Arnold Lobel


Hop on in to find some fun "froggy" activities!

Harcourt Trophies 2nd Grade uses Frog & Toad as one of their story selections.  I'm doing inclusion this year with my 2nd graders, so some of these activities may be specific to that reading series.

Frog & Toad Facts

Frogs Toads

smooth, moist skin

live mostly in or near water

good swimmers

makes long jumps

avoid direct sunlight, heat

more active at night or on rainy days

have bulging eyes and fairly good vision

have a long, sticky tongue to capture prey

have teeth

group of frogs is called an army

average age is 4 - 15 years

dry, rough, bumpy skin

live mostly on land

shorter, less powerful back legs

walks instead of jumps

avoid direct sunlight, heat

more active at night or on rainy days

have bulging eyes and fairly good vision

have a long, sticky tongue to capture prey

have teeth

group of toads is called a knot

average age is 4 - 15 years

Tip: I always have trouble remembering which is Frog and which is Toad in the story.  So I explained it to our 2nd graders like this ... Frogs like water, so that's Frog sitting on the island.  So to remember that, think about frog and a foggy or "froggy" island. :)  (One of my past students use to say it was "froggy" outside instead of "foggy!" :) )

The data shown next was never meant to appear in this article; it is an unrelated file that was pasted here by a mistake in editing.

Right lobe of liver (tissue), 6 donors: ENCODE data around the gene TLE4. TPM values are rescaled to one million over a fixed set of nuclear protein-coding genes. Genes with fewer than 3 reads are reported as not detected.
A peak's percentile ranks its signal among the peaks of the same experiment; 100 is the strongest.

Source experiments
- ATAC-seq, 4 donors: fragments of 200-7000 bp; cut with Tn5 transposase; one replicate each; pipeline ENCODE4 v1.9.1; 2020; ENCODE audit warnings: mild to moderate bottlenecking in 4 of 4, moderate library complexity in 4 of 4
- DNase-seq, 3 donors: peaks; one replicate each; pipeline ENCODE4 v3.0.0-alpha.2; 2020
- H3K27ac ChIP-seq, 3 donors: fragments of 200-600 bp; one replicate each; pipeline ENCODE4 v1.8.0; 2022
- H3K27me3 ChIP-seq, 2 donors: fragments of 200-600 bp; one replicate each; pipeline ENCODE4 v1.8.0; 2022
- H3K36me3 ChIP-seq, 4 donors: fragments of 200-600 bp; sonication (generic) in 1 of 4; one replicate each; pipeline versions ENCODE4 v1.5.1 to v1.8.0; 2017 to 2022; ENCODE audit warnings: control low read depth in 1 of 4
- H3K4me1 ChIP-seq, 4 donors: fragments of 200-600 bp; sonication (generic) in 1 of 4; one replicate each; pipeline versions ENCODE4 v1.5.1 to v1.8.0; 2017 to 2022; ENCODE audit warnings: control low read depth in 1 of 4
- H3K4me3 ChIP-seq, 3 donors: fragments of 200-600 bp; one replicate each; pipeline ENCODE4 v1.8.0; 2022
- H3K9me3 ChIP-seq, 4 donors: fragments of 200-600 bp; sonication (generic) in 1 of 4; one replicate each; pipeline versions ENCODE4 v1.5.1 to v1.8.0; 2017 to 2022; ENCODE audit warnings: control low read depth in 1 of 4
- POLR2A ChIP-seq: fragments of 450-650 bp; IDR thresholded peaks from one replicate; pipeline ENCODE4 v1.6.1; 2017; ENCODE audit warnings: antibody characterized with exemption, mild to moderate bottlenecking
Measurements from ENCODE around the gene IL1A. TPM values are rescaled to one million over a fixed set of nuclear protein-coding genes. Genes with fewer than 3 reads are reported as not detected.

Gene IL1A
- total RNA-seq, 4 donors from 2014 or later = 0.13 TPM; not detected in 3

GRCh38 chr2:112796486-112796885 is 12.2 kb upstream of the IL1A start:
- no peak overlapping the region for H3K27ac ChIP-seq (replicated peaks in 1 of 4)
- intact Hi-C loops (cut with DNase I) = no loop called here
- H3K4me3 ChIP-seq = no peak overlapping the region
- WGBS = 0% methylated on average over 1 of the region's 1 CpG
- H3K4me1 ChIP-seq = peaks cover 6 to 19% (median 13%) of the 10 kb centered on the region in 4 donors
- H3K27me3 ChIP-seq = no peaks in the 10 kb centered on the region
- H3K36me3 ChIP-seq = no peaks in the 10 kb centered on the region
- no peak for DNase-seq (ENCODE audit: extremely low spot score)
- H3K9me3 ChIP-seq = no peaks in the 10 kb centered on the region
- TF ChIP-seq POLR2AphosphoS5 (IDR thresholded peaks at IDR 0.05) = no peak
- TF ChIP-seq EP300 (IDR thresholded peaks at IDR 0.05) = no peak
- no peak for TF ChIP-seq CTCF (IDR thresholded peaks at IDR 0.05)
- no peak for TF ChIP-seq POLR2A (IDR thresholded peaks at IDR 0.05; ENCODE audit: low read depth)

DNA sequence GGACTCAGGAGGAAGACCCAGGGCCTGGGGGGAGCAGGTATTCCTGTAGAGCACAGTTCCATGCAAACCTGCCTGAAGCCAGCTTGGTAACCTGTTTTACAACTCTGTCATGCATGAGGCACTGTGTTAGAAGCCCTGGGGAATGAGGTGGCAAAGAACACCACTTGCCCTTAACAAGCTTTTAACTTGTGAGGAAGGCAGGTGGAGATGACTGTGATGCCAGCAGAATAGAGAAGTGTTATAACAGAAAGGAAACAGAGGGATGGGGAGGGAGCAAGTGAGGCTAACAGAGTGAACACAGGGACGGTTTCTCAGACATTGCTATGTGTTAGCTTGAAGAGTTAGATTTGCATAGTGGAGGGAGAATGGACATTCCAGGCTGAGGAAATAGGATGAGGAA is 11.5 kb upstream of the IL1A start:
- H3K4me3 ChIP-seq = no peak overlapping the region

Bulletin Board:  My neighbor's

Trophies Frog & Toad Vocabulary Cards: Print out the cards below to use with small groups and have students match the words to the definitions.

Frog & Toad Vocabulary Matching Cards

Adapted workbook pages:

pg 26

pg 27


Frog and Toad editing


Scavenger Hunt: Created by Alice Thomas


Scavenger Hunt

Compound Words: Use Barb's activity to have students match the two frogs that would go together to make a compound word.  You could even make a log for each set and have the word printed on the log.  To make the compound word, the two correct frogs would need to hop onto the correct log.  There's some brown wood grain border that could be used for the log (see Carol's photos below), or you can make your own.  Thanks Barb for making this cute activity! :)

Compound Words printable 1

Compound Words printable 2